Peter Nico has co-authored a new working paper outlining how groundwater management activities can affect not only the quantity but also the quality of groundwater with a team of water-quality experts led by the Environmental Defense Fund. Nico is an environmental biogeochemist and program domain lead for Berkeley Lab’s Resilient Energy, Water and Infrastructure Program.
The paper is intended to help groundwater managers avoid inadvertently contaminating water supplies as they change management practices to comply with California’s Sustainable Groundwater Management Act (SGMA). It focuses on natural contaminants such as arsenic, chromium, and uranium, as well as contaminants that can pose a threat to human and ecosystem health, such as polyfluroalkyl substances.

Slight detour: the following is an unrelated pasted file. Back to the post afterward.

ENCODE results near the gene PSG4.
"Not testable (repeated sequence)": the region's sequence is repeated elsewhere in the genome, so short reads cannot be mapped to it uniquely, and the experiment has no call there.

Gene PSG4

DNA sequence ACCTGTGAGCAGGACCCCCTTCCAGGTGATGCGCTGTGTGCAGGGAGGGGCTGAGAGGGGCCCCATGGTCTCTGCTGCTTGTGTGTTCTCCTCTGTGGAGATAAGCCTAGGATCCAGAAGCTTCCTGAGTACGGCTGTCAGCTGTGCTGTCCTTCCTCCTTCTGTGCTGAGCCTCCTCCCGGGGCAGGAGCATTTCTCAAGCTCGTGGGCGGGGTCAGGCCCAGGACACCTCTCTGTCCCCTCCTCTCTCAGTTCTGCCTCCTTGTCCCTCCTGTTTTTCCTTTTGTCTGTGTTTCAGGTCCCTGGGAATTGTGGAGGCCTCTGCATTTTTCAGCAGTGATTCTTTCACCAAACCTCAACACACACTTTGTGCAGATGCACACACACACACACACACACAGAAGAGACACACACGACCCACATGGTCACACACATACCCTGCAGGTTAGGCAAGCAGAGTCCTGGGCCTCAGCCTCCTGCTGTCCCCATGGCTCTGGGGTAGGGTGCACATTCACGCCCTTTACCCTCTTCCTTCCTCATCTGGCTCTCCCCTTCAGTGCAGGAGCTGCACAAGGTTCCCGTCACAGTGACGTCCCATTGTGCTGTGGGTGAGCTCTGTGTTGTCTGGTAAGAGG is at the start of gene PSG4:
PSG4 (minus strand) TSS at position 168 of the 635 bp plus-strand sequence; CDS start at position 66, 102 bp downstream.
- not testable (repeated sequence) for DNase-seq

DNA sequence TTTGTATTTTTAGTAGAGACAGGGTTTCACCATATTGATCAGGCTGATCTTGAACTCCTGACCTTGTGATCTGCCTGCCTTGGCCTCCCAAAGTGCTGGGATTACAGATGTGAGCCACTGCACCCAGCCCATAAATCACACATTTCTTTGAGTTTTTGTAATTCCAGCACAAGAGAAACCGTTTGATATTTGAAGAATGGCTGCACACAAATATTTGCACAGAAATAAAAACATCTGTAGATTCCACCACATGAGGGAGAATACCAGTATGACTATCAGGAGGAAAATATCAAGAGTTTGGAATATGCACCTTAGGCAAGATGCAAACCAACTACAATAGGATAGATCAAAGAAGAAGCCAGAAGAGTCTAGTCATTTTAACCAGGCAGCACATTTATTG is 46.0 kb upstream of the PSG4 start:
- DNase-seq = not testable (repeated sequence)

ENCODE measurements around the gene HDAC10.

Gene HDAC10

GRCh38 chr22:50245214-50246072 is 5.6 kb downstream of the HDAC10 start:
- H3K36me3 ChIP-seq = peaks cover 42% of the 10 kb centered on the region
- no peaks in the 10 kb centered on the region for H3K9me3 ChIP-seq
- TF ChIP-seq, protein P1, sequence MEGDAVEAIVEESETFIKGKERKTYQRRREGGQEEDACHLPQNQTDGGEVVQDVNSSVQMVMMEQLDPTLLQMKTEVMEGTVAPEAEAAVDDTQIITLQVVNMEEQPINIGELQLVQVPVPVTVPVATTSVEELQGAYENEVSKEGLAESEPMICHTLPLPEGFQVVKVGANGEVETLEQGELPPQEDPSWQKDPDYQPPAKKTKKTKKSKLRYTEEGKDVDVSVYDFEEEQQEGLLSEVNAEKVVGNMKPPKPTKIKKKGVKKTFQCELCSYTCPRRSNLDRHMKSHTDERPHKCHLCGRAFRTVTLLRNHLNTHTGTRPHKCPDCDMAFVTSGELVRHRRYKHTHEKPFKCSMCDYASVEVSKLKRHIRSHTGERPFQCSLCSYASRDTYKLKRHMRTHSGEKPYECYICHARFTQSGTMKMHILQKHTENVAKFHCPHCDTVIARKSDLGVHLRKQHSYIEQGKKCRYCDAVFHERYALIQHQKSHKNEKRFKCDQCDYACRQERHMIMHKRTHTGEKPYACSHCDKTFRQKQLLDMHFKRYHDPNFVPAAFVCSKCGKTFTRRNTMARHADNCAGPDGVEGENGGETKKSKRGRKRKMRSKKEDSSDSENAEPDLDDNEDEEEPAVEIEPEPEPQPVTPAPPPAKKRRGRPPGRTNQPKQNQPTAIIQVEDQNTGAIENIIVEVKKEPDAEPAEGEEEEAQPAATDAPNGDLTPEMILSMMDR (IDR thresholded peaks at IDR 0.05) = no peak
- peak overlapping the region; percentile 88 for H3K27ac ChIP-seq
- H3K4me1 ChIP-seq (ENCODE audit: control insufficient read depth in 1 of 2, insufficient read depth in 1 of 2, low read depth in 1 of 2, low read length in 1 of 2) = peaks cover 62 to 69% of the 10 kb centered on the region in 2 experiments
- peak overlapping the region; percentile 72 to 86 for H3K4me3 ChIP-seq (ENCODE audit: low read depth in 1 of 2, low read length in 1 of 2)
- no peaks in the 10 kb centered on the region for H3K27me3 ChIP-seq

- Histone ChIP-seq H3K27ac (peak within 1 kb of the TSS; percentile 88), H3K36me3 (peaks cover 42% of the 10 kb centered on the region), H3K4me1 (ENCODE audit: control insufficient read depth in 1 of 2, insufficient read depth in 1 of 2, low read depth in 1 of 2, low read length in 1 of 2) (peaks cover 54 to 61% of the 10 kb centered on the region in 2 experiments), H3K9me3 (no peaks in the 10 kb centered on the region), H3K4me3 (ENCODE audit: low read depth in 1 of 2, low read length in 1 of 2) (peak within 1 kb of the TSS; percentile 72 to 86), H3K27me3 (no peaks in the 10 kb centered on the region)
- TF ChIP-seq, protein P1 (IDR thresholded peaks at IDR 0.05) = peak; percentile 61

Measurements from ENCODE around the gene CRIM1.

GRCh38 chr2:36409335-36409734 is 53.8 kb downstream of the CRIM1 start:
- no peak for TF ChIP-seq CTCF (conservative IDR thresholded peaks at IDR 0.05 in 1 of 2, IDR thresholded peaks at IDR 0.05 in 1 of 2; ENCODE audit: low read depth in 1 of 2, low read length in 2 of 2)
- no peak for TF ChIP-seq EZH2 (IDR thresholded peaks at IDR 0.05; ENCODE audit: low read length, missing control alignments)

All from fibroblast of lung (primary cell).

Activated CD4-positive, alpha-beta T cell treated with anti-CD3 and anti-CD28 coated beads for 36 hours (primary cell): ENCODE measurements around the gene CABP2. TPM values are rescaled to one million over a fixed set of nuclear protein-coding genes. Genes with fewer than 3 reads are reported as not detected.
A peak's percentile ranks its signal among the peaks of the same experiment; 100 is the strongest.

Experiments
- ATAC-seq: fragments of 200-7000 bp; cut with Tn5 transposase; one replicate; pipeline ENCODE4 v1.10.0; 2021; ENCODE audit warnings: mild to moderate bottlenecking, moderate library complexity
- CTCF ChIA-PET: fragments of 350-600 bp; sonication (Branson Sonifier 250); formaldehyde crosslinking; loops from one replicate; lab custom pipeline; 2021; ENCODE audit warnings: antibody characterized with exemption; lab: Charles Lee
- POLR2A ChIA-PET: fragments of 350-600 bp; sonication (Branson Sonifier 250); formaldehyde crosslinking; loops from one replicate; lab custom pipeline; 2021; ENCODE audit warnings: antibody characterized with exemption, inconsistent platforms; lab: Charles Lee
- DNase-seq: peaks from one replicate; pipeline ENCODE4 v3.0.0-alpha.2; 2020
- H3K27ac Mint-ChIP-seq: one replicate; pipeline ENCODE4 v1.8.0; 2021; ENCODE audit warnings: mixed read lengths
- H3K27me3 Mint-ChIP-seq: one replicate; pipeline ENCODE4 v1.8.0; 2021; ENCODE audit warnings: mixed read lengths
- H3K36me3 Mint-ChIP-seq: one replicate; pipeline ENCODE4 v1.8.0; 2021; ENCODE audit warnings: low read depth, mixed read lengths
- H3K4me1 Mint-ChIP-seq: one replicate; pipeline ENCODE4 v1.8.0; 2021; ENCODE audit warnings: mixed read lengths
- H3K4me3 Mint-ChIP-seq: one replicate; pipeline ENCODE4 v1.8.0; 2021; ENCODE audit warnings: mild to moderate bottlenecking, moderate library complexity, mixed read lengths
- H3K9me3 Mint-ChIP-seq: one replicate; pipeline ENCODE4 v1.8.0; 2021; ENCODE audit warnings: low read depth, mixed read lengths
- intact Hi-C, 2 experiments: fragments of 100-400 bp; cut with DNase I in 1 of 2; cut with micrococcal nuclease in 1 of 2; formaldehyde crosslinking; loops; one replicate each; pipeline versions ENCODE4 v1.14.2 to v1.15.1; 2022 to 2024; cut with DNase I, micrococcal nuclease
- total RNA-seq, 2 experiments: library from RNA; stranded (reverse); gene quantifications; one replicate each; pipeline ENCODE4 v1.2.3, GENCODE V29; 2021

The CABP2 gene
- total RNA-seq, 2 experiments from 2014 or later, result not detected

Signed into law five years ago, SGMA requires local leaders to balance groundwater demand and supplies for the first time.
“Berkeley Lab established its deep expertise in the geochemistry of contamination on Department of Energy sites, but all of this knowledge can apply to groundwater contamination too,” said Nico. “My co-authors and I believe that if groundwater managers plan new projects in a holistic way that considers water quality in addition to water supply, they will be able to avoid contamination and in some cases even improve quality and increase quantity at the same time.”